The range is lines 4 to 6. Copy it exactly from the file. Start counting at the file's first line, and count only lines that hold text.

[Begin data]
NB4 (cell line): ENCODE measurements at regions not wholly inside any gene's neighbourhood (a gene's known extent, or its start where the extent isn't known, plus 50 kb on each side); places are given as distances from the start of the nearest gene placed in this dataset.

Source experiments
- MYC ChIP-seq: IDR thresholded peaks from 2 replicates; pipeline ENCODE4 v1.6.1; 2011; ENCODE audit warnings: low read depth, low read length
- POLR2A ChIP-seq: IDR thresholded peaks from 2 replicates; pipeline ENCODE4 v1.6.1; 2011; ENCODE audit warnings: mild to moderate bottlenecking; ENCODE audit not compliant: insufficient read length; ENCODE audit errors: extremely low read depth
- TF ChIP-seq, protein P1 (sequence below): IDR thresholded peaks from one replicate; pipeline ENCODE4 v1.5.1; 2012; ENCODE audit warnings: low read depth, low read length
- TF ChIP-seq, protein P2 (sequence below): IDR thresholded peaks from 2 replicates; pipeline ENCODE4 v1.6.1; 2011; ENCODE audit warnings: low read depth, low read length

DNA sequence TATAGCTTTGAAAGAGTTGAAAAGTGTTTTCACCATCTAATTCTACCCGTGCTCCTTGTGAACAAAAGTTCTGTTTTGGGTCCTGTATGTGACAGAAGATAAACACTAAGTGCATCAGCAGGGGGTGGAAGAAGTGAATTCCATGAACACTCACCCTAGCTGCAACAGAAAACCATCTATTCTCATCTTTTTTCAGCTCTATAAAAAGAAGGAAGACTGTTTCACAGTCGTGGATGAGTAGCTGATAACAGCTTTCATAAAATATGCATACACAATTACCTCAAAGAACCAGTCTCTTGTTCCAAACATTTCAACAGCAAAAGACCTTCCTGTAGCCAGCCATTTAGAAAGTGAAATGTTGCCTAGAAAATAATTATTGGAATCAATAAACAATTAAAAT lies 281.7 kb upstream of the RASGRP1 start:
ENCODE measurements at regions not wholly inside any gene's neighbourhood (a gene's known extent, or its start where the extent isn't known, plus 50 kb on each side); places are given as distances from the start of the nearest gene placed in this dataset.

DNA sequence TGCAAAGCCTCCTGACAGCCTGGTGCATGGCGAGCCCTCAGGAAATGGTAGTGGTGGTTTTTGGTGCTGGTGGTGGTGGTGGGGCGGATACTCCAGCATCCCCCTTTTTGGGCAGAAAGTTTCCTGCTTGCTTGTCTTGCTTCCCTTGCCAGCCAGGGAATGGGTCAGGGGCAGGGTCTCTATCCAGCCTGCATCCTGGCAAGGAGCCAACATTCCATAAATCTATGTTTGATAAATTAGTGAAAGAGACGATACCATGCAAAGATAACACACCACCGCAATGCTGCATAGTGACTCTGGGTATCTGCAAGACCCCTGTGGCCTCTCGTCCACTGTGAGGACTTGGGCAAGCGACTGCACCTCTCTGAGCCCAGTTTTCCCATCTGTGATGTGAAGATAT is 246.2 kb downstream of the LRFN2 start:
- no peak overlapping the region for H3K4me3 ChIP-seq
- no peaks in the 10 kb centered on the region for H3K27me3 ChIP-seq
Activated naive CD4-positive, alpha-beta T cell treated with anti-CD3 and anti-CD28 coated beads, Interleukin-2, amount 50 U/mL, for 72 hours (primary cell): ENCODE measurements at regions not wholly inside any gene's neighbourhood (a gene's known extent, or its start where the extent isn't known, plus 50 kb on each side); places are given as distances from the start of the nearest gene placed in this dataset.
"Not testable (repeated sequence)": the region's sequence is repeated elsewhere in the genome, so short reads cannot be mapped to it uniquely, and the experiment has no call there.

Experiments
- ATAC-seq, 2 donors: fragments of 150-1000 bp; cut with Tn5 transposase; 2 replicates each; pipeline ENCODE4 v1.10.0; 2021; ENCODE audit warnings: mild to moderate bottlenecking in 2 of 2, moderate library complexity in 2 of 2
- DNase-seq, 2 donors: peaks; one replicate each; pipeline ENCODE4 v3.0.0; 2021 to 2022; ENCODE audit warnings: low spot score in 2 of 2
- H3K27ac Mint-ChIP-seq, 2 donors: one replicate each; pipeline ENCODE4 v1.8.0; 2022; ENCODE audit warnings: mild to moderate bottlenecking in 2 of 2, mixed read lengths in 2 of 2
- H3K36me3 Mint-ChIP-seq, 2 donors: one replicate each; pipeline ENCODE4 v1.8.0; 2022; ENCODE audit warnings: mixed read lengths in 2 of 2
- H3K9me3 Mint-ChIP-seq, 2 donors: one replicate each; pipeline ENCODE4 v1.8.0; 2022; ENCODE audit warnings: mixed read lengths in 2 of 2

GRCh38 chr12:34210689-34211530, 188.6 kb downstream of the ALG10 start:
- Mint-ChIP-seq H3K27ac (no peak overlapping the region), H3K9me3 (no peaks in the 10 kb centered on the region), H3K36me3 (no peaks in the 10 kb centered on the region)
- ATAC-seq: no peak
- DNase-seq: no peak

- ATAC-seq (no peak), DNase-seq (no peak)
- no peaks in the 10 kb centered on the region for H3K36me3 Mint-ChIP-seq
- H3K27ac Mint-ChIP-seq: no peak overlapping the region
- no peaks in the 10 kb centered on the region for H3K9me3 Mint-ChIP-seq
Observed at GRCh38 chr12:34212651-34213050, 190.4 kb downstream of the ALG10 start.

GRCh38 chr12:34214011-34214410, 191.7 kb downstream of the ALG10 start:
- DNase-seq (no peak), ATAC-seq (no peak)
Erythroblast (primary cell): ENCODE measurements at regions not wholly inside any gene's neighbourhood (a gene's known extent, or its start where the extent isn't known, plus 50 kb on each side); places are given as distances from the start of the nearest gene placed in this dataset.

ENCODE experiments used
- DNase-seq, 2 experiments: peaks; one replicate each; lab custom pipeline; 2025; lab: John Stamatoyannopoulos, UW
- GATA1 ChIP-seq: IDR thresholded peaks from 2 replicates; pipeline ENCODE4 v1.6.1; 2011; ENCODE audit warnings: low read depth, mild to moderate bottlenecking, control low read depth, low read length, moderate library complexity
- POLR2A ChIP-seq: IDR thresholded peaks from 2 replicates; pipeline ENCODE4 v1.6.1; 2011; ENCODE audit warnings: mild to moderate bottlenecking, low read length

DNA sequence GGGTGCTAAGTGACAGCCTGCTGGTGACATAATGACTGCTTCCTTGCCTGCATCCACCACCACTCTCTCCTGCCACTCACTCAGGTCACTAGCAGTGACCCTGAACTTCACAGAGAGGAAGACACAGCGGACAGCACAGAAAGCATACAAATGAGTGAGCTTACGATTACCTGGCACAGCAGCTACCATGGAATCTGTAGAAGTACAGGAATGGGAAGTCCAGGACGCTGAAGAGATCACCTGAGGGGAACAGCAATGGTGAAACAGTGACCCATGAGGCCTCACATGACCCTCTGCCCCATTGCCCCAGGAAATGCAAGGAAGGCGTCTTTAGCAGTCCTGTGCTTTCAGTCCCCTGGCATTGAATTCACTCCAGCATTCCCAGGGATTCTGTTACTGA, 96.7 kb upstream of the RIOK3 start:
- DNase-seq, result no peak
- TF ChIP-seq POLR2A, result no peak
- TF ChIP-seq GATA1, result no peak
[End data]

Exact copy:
- POLR2A ChIP-seq: IDR thresholded peaks from 2 replicates; pipeline ENCODE4 v1.6.1; 2011; ENCODE audit warnings: mild to moderate bottlenecking; ENCODE audit not compliant: insufficient read length; ENCODE audit errors: extremely low read depth
- TF ChIP-seq, protein P1 (sequence below): IDR thresholded peaks from one replicate; pipeline ENCODE4 v1.5.1; 2012; ENCODE audit warnings: low read depth, low read length
- TF ChIP-seq, protein P2 (sequence below): IDR thresholded peaks from 2 replicates; pipeline ENCODE4 v1.6.1; 2011; ENCODE audit warnings: low read depth, low read length